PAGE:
Transformers: Dark of the Moon

Back from a small hiatus with a film that not only has the audacity to be bad, but knock my faith in the general public down to an all-time low. That’s not hyperbole either. (Sigh) Here are my thoughts on the new Bayformers flick.

Transformers: Dark of the Moon (2011)
 That’s it. The joke’s not funny anymore. Game over, man, game over. After really quite rating the first film and disliking the second, I really wanted this installment to be good. I like to think this blog and the Transformers films have ties from the start as 2007’s Transformers was the first film I ever reviewed on this site. It was also one of the films that inspired me to stand up (or more accurately, sit down) and rally against those pretentious movie critics and those irritating “Arthouse or GTFO” types that seem to exist purely to make me feel bad for liking fun films. Dark of the Moon was getting a critical drubbing and so I saw an opportunity to stick up for this latest slice of Bayhem and once again wear my swanky “Internet Defender” hat. Thing is- this is indefensible. It’s excess in every way apart from the things that make a good film. I hate to add my voice to the crowd, but Dark of the Moon is shit. No colourful metaphors, no logically unsound similies- it’s godawful. More venom after the plot summary.

“Bee, there’s something else going on here. The moon programme, the cover-ups, the assassinations, it’s all led to this…”

Dark of the Moon continues with the war between mankind and the Decepticons, with the humans having help from the Autobots, led by Optimus Prime (Peter Cullen). It transpires that the moon landing was a cover-up to investigate a crashed ship from Cybertron, the Transformer homeworld, and it may hold the present day answer to ending the war. Bland human Sam Witwicky (Shia LaBoeuf) is out of college and struggling to get a job in the real world, needing the money after spending his savings on a blonde RealDoll (Rosie Huntingdon-Whitely) to replace the brunette one he had in the first two films. A visit to the moon yields an unexpected bounty in the form of legendary Autobot Sentinel Prime (Leonard Nimoy). Can he be the answer to stopping the madness?  The plot is stupid, but at least coherent enough to follow. Shia LaBoeuf’s fairly likeable nerd in the first film has changed into a self-righteous bellend. It’s hard to empathise with a character who has a Victoria’s Secret model as a girlfriend and whose only real complaint is that he wants to save the world again. Rosie Huntingdon-Whitely is there for the camera to drunkenly leer at and delivers such a flat peformance I started to miss Megan Fox. Johns Turtturo and Malkovich are both slumming it way too much and, just to make things more irritating, Ken Jeong from The Hangover films turns up, doing his Offensive Asian Stereotype schtick to the delight of fucking nobody.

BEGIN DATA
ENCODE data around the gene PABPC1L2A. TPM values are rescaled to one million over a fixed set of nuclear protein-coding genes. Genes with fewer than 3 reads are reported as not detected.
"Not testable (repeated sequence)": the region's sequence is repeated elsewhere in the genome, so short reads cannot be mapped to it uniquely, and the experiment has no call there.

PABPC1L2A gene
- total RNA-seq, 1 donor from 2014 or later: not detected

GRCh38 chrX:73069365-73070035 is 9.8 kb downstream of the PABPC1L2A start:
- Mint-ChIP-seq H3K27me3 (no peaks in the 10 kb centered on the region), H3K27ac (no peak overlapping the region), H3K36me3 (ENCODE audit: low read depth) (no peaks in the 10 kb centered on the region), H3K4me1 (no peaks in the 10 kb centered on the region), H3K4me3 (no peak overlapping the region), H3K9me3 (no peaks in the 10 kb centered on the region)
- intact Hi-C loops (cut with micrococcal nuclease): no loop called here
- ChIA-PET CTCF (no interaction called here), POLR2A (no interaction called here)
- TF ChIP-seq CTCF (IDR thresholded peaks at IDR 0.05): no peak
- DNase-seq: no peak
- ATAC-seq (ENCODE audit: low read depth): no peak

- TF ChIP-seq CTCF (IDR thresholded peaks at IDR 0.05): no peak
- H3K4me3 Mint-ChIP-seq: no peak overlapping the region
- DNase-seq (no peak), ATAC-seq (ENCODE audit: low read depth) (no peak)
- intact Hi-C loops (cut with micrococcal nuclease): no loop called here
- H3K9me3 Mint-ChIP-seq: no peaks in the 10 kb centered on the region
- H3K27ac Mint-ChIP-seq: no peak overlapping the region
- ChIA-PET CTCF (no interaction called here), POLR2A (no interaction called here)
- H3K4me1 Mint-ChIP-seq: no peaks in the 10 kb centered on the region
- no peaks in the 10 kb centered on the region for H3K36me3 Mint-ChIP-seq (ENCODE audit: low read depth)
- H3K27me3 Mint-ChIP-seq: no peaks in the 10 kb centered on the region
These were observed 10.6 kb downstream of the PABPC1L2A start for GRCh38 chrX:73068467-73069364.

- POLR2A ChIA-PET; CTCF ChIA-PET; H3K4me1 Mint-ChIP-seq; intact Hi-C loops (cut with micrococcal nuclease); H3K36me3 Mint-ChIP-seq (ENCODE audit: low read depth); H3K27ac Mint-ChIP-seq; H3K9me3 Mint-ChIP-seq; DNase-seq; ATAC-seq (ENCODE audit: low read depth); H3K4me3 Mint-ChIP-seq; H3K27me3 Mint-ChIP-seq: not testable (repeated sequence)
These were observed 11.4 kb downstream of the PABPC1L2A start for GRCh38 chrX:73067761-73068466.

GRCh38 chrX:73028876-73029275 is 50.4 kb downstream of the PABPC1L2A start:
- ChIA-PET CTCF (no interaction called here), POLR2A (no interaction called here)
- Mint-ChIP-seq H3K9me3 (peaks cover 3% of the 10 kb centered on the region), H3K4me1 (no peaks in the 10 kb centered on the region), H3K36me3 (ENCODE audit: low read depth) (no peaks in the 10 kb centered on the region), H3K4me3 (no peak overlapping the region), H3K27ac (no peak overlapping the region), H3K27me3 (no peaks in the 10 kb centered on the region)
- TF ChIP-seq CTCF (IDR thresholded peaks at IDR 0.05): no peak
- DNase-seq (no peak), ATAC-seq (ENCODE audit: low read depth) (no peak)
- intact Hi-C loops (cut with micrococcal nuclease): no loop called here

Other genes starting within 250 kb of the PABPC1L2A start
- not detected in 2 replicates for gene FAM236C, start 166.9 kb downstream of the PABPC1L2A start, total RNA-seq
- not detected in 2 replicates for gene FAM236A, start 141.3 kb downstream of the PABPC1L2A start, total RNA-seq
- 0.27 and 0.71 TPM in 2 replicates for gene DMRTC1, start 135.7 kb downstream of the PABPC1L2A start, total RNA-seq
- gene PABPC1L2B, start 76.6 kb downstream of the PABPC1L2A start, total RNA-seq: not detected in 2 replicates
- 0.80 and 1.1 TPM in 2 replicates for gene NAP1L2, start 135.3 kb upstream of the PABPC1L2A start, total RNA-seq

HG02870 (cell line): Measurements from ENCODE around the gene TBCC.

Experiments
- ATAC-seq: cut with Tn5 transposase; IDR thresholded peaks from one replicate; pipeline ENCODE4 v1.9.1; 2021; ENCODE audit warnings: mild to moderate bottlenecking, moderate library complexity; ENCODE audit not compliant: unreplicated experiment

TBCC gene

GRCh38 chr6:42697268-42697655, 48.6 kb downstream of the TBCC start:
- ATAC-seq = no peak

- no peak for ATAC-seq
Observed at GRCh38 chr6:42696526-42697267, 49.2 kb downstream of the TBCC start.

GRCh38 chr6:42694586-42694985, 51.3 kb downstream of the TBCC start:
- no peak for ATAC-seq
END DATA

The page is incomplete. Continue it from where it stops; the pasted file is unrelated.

Are these films the most expensive adverts in history? If not, they’re certainly close. There are even more robots this time (although thankfully racist fuckspods Skids and Mudflap are absent) and I hated all of them. The only Autobot I like is Bumblebee- a) because he can’t talk and b) I liked him in the first film. Optimus Prime is a sanctimonious metallo-cunt this time round and none of the others are characterised enough for you to even remember what they look like, let alone feel anything towards them. The toy shilling is even more transparent this time, with Optimus Prime being the perfect example of this. Every single time he’s fighting, he has a new weapon or accessory, making me painfully aware there was a little plastic replica of each look sitting on the shelves of the nearest toystore. It got to the point where I kept imagining little copyright symbols after each name was mentioned:  Oh hey, look it’s Optimus Prime with authentic battle damage! He’s trying to use the Matrix of Leadership to revive Sentinel Prime to fight Megatron. It got distracting wondering which of the giant robots farting about on screen were actually choking hazards for the under threes.